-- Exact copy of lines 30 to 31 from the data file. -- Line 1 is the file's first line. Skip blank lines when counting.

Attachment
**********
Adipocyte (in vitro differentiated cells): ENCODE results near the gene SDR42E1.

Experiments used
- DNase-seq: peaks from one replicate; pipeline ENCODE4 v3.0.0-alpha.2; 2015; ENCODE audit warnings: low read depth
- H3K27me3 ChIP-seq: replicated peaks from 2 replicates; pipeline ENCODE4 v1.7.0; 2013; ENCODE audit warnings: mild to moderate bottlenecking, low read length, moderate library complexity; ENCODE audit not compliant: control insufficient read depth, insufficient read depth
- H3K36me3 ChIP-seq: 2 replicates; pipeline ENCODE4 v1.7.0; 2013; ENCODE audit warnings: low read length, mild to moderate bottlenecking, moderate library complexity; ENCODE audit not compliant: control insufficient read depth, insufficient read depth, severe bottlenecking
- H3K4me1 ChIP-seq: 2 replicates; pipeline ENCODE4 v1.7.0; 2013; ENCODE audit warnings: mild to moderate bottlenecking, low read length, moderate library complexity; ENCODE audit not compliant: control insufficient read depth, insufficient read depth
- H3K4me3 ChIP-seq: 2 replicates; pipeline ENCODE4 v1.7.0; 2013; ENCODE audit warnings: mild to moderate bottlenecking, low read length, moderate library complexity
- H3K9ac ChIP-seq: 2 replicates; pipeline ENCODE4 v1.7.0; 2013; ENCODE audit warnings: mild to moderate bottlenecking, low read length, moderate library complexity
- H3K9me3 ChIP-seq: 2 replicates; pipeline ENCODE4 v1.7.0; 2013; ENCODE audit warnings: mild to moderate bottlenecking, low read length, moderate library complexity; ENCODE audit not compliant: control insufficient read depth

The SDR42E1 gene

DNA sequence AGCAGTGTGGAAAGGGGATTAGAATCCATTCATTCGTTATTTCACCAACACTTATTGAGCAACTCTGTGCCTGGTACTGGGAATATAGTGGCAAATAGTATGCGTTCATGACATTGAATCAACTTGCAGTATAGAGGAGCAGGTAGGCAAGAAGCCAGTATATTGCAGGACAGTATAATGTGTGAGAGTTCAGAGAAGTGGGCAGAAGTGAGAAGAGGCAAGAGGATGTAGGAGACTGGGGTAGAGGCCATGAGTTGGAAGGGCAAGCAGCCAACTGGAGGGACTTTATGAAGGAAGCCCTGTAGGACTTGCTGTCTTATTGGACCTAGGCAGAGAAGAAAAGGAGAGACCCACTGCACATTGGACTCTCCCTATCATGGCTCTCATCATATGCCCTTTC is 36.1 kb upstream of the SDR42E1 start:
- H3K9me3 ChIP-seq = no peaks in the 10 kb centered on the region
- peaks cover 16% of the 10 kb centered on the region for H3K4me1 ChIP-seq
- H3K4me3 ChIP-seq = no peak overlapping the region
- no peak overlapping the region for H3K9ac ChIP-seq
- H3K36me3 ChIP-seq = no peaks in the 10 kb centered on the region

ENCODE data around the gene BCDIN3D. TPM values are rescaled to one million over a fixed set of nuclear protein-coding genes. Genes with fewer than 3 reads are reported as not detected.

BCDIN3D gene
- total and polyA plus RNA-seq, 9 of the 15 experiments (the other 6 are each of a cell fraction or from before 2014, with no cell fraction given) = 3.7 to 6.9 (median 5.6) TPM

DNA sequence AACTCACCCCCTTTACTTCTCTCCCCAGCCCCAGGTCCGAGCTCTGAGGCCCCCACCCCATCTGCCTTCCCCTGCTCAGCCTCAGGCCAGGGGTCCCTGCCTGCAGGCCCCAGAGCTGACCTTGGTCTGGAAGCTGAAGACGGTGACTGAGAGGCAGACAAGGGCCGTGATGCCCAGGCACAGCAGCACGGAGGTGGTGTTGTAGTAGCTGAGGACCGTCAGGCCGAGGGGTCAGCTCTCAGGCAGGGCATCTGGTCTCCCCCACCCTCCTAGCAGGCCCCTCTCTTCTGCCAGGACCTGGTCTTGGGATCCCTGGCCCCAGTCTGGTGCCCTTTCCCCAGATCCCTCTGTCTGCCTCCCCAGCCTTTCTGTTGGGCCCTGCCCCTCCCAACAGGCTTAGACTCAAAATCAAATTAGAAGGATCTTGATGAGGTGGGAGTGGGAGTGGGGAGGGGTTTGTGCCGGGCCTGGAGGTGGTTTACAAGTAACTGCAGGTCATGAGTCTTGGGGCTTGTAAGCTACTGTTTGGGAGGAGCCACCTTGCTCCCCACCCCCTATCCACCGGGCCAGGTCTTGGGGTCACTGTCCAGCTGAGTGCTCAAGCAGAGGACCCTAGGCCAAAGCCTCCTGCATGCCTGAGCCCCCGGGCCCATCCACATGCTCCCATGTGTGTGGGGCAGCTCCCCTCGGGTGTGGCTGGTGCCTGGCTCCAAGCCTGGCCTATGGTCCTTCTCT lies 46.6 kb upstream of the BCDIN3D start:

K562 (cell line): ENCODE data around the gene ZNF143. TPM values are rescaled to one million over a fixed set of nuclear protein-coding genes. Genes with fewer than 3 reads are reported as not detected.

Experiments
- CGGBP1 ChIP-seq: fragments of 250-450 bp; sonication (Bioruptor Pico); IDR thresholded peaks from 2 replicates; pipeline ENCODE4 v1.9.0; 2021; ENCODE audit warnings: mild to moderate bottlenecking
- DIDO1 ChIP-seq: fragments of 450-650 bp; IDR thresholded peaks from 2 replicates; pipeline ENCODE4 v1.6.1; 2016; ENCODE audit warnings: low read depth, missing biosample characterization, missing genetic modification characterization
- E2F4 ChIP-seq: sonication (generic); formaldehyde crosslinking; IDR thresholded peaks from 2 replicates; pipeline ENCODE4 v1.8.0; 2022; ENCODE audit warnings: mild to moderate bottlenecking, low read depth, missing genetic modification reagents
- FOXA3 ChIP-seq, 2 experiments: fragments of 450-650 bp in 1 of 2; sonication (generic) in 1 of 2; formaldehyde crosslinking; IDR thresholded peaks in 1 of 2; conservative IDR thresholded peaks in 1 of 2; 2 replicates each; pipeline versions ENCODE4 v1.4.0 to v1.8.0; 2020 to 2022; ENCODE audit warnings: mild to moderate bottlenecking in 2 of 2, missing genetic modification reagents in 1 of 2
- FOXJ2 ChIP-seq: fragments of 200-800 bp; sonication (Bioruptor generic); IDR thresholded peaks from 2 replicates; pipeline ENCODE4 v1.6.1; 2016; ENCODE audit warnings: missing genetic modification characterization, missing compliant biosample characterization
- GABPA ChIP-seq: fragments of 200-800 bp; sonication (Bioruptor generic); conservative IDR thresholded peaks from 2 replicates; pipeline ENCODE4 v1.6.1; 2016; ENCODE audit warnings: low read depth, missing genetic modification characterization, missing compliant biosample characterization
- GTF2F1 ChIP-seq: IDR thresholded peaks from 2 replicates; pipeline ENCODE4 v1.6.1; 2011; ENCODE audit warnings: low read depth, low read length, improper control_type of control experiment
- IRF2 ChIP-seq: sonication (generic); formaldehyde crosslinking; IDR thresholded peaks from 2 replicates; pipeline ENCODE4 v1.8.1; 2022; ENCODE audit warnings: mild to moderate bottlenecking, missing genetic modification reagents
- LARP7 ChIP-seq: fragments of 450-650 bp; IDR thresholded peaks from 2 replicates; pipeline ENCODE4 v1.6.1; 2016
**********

- IRF2 ChIP-seq: sonication (generic); formaldehyde crosslinking; IDR thresholded peaks from 2 replicates; pipeline ENCODE4 v1.8.1; 2022; ENCODE audit warnings: mild to moderate bottlenecking, missing genetic modification reagents
- LARP7 ChIP-seq: fragments of 450-650 bp; IDR thresholded peaks from 2 replicates; pipeline ENCODE4 v1.6.1; 2016